Hannu Rajaniemi is a science fiction author, a self-described “recovering string theorist,” and co-founder of the biotech startup Helix Nano. Recently he and his friend Sam Halliday got their hands on an EMOTIV Epoc headset—a very simple brain scanner—and started wondering how it might be used to tell stories. The result was a piece of experimental writing called “Snow White is Dead.”

“‘Snow White is Dead’ is what we ended up calling ‘neurofiction,’” Rajaniemi says in Episode 220 of the Geek’s Guide to the Galaxy podcast. “It’s an interactive fiction piece, like a Choose Your Own Adventure, but without conscious choice.”

The two friends recently exhibited their creation at the Edinburgh International Science Festival. Volunteers would don the Epoc headset, then read the story of Snow White, and the story would branch and change in different ways, depending on whether the volunteer showed more affinity for ‘life’ or ‘death’ imagery.

“I think people enjoy the experience,” Rajaniemi says. “I think people enjoy the feeling of being in control, even if it’s to some extent an illusion.”

He’s quick to note that this is a very simple demonstration, and that much more interesting uses of the technology will be coming along soon. One thing he wants to try is scanning someone’s brain while they’re reading one of his stories.

“It would be really cool to see if, in a science fictional context, we could find elements that would elicit a ‘sense of wonder,’ for example, and then try to write a story that optimizes for those,” he says.

Unfortunately that’ll have to wait until more sophisticated brain scanners become widely available.

“We couldn’t do that with the hardware we had access to,” he says. “That would have required an fMRI scanner or something like that.”

Listen to our complete interview with Hannu Rajaniemi in Episode 220 of Geek’s Guide to the Galaxy (above). And check out some highlights from the discussion below.

Hannu Rajaniemi on LARPing:

“There’s this whole larger phenomenon of Nordic LARPs—which includes games in Denmark, Norway, Sweden, and Finland—where the games are very ambitious, in terms of storytelling and experimental game mechanics and immersive play, and scale as well. So people have science fiction games on these big cruise ships that sail between Finland and Sweden, or stage big LARPs about refugees with hundreds or thousands of players. So it’s really artistically pretty ambitious, and there is some government funding there as well. I think actually one of the current cabinet ministers in Norway is an active LARPer.”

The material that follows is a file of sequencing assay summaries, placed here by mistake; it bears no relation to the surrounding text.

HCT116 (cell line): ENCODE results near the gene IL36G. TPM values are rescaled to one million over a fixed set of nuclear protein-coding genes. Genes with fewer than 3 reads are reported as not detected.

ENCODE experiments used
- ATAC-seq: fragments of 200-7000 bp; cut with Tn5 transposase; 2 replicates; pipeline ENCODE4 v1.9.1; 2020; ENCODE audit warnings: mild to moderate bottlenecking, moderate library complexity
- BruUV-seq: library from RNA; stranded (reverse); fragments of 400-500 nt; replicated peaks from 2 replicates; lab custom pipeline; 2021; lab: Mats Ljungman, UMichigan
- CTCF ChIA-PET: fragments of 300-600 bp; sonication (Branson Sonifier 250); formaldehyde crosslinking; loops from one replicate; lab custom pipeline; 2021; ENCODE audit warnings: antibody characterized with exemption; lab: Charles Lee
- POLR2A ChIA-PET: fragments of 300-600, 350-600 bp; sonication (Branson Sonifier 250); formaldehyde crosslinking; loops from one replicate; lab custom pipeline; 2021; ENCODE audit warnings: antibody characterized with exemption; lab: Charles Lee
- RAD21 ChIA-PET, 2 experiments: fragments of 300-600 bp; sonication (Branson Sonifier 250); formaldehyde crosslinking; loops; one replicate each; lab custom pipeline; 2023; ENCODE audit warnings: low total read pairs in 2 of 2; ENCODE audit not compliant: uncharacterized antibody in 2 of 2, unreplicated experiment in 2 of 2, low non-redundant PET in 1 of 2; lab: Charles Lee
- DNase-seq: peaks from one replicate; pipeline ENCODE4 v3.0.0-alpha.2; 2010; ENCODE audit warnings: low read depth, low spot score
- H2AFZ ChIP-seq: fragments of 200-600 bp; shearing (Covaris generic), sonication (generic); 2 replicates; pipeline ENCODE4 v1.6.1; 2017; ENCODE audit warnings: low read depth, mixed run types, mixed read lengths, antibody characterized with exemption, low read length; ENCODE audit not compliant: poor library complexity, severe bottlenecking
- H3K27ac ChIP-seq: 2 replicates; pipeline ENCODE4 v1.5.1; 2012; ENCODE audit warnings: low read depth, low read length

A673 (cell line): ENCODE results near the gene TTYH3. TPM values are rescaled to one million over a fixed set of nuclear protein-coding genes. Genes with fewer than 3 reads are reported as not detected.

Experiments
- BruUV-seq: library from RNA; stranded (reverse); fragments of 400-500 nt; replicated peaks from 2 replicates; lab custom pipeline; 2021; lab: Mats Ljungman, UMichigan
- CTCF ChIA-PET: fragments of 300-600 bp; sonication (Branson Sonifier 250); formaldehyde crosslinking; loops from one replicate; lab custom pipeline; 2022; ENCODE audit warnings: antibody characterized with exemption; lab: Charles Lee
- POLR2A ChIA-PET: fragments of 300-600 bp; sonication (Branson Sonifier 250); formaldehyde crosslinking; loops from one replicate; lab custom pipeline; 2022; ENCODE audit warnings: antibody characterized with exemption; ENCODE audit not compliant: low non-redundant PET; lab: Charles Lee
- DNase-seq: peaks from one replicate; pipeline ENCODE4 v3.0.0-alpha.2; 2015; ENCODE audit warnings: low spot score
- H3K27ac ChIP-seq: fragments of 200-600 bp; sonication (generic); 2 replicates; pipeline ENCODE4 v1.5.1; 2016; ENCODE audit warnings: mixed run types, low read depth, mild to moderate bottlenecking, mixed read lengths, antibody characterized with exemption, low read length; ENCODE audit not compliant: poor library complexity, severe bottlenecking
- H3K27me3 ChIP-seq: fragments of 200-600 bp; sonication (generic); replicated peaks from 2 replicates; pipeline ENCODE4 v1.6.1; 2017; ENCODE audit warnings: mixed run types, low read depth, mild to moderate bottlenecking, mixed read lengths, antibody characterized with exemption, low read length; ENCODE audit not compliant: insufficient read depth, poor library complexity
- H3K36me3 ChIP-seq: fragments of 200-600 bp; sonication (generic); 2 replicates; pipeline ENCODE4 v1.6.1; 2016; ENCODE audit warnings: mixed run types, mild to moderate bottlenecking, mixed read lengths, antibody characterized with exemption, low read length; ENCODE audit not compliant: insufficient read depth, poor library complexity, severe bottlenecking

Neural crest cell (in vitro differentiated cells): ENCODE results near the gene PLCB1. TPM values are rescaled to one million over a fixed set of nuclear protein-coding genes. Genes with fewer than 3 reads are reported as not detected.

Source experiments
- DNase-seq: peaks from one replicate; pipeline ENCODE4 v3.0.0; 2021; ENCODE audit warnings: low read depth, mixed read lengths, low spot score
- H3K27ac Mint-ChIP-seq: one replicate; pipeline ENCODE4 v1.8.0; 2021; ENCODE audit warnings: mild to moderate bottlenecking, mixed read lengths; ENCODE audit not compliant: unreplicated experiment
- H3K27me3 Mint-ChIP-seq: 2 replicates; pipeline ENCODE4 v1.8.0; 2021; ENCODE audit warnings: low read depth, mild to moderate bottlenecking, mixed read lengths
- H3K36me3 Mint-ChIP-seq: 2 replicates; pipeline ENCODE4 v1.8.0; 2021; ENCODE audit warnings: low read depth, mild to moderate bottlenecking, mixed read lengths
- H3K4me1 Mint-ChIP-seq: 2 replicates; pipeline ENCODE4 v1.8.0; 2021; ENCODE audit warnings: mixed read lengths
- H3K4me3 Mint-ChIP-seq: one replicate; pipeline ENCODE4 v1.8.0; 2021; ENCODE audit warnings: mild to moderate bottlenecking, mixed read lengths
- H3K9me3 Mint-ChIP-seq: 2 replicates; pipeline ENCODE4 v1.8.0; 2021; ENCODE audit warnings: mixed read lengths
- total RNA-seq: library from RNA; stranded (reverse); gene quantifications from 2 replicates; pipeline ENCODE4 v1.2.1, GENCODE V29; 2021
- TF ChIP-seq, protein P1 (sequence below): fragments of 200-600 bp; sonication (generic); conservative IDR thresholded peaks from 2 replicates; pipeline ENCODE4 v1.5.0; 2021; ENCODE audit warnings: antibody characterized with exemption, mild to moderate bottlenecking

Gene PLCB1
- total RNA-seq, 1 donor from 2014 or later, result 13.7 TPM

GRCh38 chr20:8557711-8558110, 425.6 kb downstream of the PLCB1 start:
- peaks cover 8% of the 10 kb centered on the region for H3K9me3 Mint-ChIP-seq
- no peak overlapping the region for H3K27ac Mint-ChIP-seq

Hannu Rajaniemi on biotech:

“I’m actually planning a near future, very biotech-driven story, focusing more on the unpredictable side effects of all these technologies. … The idea is to look at sort of a ‘dark biotech startup.’ One interesting thing I learned about recently is that the entire tech startup ecosystem has a kind of shadow in real life. So very successful cybercriminals now become, effectively, dark ‘angels’ or dark venture capitalists, who fund the next generation of cybercriminals. And having gone through some of the ups and downs of creating a startup, I want to explore that kind of environment, and how those struggles would translate into a dark biotech world of the near future.”

Hannu Rajaniemi on privacy:

“A lot of my first book, The Quantum Thief, takes place in a city-state on Mars called Oubliette, and one of the most fundamental values there is privacy. There is completely ubiquitous computing and sensing, at a very, very high nanotechnological level, but there is a system called Gevulot, which is essentially privacy settings for reality. The natives of Oubliette actually have a kind of ‘privacy sense’ that allows them to subconsciously decide who they share a particular memory or a particular interaction with. … [That] came about because I wanted to tell a detective story set in the far future, and for old-fashioned detective work to happen, there had to be some restrictions on what the technology was able to do.”

Hannu Rajaniemi on John Murray Spear:

“His ideas were just beautifully crazy. … He and his friend constructed ‘spirit armor,’ this contraption of Iron Man-esque armor, with magnetic coils and electrical wires that were supposed to enhance a medium’s powers. … They were really worried about the telegraph monopoly—Western Union was dominating the telegraph business—and they wanted to come up with a decentralized alternative, so they proposed a network of decentralized ‘telepathy towers,’ where you’d have a medium sitting in each tower, and you’d have spirits passing messages from one medium to another. So you’d have like this peer-to-peer network powered by supernatural forces.”

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